Discussions of Zen Buddhism in all shapes and sizes.
Well, I'm denying it (so, there).
BTW, we don't "keep it out". But in practice, we apply attention to what we are doing. And we cultivate Concentration. And then, Samadhi. Where is all the imagination, then? In practicing prostration, we do not imagine. The mind itself is hardly moving, if at all... .
We no more "keep out" Imagination than we "keep out", say, Intoxication. But it just does not enter, nor is it invoked. Instead, the stage or laboratory or workplace is hosted by other faculties, features, and representatives of mind and body, not by Imagination.
"A time and place for everything, and everything in its place".
Imagination is the task at hand.
Teresa, James, et al.,
If imagination is in fact the task at hand, then, for sure, "go for it".
But if Zen Buddhist practice is the task at hand, let imagination rest, along with everything else that's not helpful or required.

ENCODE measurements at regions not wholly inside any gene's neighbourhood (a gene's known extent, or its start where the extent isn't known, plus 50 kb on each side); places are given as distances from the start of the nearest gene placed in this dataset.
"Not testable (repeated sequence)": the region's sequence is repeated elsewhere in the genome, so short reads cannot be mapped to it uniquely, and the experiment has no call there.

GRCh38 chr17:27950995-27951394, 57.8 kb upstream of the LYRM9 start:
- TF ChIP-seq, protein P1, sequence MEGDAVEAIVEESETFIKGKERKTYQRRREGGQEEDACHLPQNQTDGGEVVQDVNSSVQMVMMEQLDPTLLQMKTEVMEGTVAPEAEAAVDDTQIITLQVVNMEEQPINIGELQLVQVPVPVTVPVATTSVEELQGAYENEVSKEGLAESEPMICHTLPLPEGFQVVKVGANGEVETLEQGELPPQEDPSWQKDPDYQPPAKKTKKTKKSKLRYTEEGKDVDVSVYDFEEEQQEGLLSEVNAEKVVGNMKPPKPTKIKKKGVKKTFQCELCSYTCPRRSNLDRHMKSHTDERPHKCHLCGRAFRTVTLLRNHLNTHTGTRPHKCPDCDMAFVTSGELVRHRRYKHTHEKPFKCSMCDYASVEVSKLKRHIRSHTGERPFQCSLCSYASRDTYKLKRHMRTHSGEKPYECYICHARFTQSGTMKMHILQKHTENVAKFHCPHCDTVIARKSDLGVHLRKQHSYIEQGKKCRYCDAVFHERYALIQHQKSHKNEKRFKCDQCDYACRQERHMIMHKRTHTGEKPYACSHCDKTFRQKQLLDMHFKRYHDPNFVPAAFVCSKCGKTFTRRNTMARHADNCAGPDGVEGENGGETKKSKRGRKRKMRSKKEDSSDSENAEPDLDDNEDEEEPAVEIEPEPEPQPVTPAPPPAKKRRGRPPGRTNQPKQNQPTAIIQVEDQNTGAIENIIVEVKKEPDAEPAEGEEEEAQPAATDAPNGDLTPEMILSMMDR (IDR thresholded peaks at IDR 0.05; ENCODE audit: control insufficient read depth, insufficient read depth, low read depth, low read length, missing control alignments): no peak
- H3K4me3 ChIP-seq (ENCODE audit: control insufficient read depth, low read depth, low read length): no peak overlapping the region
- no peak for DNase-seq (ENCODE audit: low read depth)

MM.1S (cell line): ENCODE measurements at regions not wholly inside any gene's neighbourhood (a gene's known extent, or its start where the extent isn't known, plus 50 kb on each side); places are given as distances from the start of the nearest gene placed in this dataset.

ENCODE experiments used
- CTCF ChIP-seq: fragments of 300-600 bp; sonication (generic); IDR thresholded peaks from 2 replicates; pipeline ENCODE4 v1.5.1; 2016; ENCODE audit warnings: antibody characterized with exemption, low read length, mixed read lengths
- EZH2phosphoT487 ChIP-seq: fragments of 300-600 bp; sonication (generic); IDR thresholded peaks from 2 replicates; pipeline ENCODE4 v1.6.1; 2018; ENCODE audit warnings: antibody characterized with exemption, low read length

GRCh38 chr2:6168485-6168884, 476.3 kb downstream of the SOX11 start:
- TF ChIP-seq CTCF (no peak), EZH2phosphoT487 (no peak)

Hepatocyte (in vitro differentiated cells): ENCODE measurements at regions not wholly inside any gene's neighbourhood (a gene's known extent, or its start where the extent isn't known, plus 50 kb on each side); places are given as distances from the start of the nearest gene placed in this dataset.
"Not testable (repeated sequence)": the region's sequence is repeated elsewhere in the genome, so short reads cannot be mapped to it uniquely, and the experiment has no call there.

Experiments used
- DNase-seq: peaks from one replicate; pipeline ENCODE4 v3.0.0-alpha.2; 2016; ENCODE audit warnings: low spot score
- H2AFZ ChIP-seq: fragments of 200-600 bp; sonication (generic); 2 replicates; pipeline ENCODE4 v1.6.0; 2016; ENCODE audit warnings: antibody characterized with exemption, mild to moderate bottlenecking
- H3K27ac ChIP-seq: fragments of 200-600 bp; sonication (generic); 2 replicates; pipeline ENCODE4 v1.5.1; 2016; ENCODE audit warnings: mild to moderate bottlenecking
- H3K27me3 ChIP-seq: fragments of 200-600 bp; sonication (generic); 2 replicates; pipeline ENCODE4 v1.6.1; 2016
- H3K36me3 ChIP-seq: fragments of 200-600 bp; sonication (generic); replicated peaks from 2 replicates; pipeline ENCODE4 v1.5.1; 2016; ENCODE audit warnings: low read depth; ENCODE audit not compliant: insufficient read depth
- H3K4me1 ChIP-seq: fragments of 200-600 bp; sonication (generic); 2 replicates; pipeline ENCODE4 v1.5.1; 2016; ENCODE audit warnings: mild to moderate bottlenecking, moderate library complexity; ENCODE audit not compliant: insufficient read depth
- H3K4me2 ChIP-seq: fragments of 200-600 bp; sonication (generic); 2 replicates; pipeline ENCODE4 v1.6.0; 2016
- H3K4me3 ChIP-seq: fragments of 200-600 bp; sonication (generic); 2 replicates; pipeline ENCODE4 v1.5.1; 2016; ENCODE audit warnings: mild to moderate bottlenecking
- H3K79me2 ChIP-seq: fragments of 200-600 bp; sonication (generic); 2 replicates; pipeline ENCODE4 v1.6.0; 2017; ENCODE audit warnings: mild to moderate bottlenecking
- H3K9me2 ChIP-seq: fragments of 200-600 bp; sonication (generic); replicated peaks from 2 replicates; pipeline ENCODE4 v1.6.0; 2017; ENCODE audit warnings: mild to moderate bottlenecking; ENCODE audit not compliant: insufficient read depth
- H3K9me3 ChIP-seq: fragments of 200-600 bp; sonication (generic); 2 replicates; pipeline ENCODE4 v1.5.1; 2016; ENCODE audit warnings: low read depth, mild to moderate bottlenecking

To be sure, a Zen Buddhist teacher will teach publicly or privately just how to practice Zen Buddhist practices. If that teacher suggests imagination of some sort, then go with that: there are always special or rare cases. And that's why a teacher is always necessary in order to learn authentic practice, and to have one's practice tuned, one's progress assessed and encouraged, and, eventually, one's putative awakening thoroughly tested.
The generalization that imagination does not enter is still probably 99.440 percent certain, though, I'd say, although there may be some give or take available with regard to the last decimal point.
If it's a task, it's a task I'm not aware of at the time?
""Stop considering things with memory, imagination and contemplation."" Dogen?
Thanks; I don't know, Teresa.
If anything more about this should come to you, please share it around! (e.g., is it Dogen? And, is it an exact quote?).
It's a tantalizing sentence.
In extracting a thing's nature, language is lost.
If imagined objects aren't physical objects, why imagine?
There is a distinction: What is imagined is imagined and what is physical is physical.
Do not try and imagine the physical, as you will get the imagined.
Of imagined and physical, who is to say one is greater?
That is to say, I don't think Dogen was saying imagination is bad, although if someone can prove me wrong, be my guest. It's hard to interpret quotes sometimes, especially due to linguistic differences between English and Japanese.